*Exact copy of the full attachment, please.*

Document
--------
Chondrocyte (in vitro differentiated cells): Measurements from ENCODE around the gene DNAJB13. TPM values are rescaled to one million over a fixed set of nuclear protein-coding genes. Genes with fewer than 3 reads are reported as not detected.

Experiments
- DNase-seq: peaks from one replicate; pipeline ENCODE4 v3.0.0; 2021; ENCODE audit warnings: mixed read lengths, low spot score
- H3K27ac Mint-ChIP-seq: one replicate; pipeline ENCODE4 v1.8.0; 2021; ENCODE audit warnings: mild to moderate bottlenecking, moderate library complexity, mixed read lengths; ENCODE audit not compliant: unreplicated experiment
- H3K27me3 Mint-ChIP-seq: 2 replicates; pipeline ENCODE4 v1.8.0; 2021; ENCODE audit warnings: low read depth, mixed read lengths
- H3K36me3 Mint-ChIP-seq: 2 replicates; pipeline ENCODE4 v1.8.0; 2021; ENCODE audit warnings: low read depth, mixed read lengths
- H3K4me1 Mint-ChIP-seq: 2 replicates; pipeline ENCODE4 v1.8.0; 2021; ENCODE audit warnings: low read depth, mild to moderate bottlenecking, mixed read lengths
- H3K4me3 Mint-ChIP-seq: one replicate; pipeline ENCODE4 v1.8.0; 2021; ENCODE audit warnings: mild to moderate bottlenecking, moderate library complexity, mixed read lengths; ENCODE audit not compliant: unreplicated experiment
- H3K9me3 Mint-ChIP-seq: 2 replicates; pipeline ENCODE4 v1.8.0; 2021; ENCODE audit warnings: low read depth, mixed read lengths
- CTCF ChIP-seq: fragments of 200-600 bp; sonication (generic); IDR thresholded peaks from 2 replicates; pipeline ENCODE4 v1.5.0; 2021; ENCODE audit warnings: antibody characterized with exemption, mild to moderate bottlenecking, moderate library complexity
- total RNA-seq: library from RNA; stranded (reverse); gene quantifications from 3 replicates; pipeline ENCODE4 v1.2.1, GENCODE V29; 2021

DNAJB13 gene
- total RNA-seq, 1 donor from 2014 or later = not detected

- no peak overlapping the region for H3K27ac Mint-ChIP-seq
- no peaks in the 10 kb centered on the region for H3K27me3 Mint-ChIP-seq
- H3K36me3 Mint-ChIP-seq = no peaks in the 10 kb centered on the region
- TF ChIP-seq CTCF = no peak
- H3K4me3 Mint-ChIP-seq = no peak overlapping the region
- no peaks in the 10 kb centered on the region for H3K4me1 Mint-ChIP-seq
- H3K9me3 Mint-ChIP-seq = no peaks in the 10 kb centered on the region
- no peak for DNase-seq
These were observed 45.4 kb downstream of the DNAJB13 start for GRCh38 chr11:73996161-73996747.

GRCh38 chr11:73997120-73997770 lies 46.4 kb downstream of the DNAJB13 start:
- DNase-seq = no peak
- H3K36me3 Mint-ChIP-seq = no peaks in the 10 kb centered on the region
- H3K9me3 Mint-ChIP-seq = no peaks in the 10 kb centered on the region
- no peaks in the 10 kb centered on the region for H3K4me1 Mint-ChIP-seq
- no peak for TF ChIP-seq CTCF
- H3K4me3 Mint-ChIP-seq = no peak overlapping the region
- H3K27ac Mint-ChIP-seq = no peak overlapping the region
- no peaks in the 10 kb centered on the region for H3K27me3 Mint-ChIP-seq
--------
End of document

Chondrocyte (in vitro differentiated cells): Measurements from ENCODE around the gene DNAJB13. TPM values are rescaled to one million over a fixed set of nuclear protein-coding genes. Genes with fewer than 3 reads are reported as not detected.

Experiments
- DNase-seq: peaks from one replicate; pipeline ENCODE4 v3.0.0; 2021; ENCODE audit warnings: mixed read lengths, low spot score
- H3K27ac Mint-ChIP-seq: one replicate; pipeline ENCODE4 v1.8.0; 2021; ENCODE audit warnings: mild to moderate bottlenecking, moderate library complexity, mixed read lengths; ENCODE audit not compliant: unreplicated experiment
- H3K27me3 Mint-ChIP-seq: 2 replicates; pipeline ENCODE4 v1.8.0; 2021; ENCODE audit warnings: low read depth, mixed read lengths
- H3K36me3 Mint-ChIP-seq: 2 replicates; pipeline ENCODE4 v1.8.0; 2021; ENCODE audit warnings: low read depth, mixed read lengths
- H3K4me1 Mint-ChIP-seq: 2 replicates; pipeline ENCODE4 v1.8.0; 2021; ENCODE audit warnings: low read depth, mild to moderate bottlenecking, mixed read lengths
- H3K4me3 Mint-ChIP-seq: one replicate; pipeline ENCODE4 v1.8.0; 2021; ENCODE audit warnings: mild to moderate bottlenecking, moderate library complexity, mixed read lengths; ENCODE audit not compliant: unreplicated experiment
- H3K9me3 Mint-ChIP-seq: 2 replicates; pipeline ENCODE4 v1.8.0; 2021; ENCODE audit warnings: low read depth, mixed read lengths
- CTCF ChIP-seq: fragments of 200-600 bp; sonication (generic); IDR thresholded peaks from 2 replicates; pipeline ENCODE4 v1.5.0; 2021; ENCODE audit warnings: antibody characterized with exemption, mild to moderate bottlenecking, moderate library complexity
- total RNA-seq: library from RNA; stranded (reverse); gene quantifications from 3 replicates; pipeline ENCODE4 v1.2.1, GENCODE V29; 2021

DNAJB13 gene
- total RNA-seq, 1 donor from 2014 or later = not detected

- no peak overlapping the region for H3K27ac Mint-ChIP-seq
- no peaks in the 10 kb centered on the region for H3K27me3 Mint-ChIP-seq
- H3K36me3 Mint-ChIP-seq = no peaks in the 10 kb centered on the region
- TF ChIP-seq CTCF = no peak
- H3K4me3 Mint-ChIP-seq = no peak overlapping the region
- no peaks in the 10 kb centered on the region for H3K4me1 Mint-ChIP-seq
- H3K9me3 Mint-ChIP-seq = no peaks in the 10 kb centered on the region
- no peak for DNase-seq
These were observed 45.4 kb downstream of the DNAJB13 start for GRCh38 chr11:73996161-73996747.

GRCh38 chr11:73997120-73997770 lies 46.4 kb downstream of the DNAJB13 start:
- DNase-seq = no peak
- H3K36me3 Mint-ChIP-seq = no peaks in the 10 kb centered on the region
- H3K9me3 Mint-ChIP-seq = no peaks in the 10 kb centered on the region
- no peaks in the 10 kb centered on the region for H3K4me1 Mint-ChIP-seq
- no peak for TF ChIP-seq CTCF
- H3K4me3 Mint-ChIP-seq = no peak overlapping the region
- H3K27ac Mint-ChIP-seq = no peak overlapping the region
- no peaks in the 10 kb centered on the region for H3K27me3 Mint-ChIP-seq